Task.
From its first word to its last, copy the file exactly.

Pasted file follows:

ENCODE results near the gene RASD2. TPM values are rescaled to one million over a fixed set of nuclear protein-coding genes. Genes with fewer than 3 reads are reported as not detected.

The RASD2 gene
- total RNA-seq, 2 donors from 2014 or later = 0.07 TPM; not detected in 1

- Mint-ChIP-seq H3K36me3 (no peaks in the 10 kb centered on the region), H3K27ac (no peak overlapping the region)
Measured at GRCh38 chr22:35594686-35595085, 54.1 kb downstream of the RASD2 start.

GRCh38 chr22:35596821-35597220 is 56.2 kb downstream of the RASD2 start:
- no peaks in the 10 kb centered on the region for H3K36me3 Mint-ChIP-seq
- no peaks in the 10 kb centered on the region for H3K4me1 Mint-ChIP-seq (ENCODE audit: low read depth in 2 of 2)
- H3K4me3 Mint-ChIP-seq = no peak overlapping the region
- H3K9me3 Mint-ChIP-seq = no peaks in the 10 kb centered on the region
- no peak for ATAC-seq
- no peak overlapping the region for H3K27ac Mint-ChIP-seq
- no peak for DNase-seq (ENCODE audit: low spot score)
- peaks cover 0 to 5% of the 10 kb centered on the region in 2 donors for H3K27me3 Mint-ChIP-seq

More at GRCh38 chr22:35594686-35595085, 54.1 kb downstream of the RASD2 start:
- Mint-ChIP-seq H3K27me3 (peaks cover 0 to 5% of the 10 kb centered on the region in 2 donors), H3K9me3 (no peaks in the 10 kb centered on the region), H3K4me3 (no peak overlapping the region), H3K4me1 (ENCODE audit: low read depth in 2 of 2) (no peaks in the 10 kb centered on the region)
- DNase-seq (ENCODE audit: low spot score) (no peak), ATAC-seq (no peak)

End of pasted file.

ENCODE results near the gene RASD2. TPM values are rescaled to one million over a fixed set of nuclear protein-coding genes. Genes with fewer than 3 reads are reported as not detected.

The RASD2 gene
- total RNA-seq, 2 donors from 2014 or later = 0.07 TPM; not detected in 1

- Mint-ChIP-seq H3K36me3 (no peaks in the 10 kb centered on the region), H3K27ac (no peak overlapping the region)
Measured at GRCh38 chr22:35594686-35595085, 54.1 kb downstream of the RASD2 start.

GRCh38 chr22:35596821-35597220 is 56.2 kb downstream of the RASD2 start:
- no peaks in the 10 kb centered on the region for H3K36me3 Mint-ChIP-seq
- no peaks in the 10 kb centered on the region for H3K4me1 Mint-ChIP-seq (ENCODE audit: low read depth in 2 of 2)
- H3K4me3 Mint-ChIP-seq = no peak overlapping the region
- H3K9me3 Mint-ChIP-seq = no peaks in the 10 kb centered on the region
- no peak for ATAC-seq
- no peak overlapping the region for H3K27ac Mint-ChIP-seq
- no peak for DNase-seq (ENCODE audit: low spot score)
- peaks cover 0 to 5% of the 10 kb centered on the region in 2 donors for H3K27me3 Mint-ChIP-seq

More at GRCh38 chr22:35594686-35595085, 54.1 kb downstream of the RASD2 start:
- Mint-ChIP-seq H3K27me3 (peaks cover 0 to 5% of the 10 kb centered on the region in 2 donors), H3K9me3 (no peaks in the 10 kb centered on the region), H3K4me3 (no peak overlapping the region), H3K4me1 (ENCODE audit: low read depth in 2 of 2) (no peaks in the 10 kb centered on the region)
- DNase-seq (ENCODE audit: low spot score) (no peak), ATAC-seq (no peak)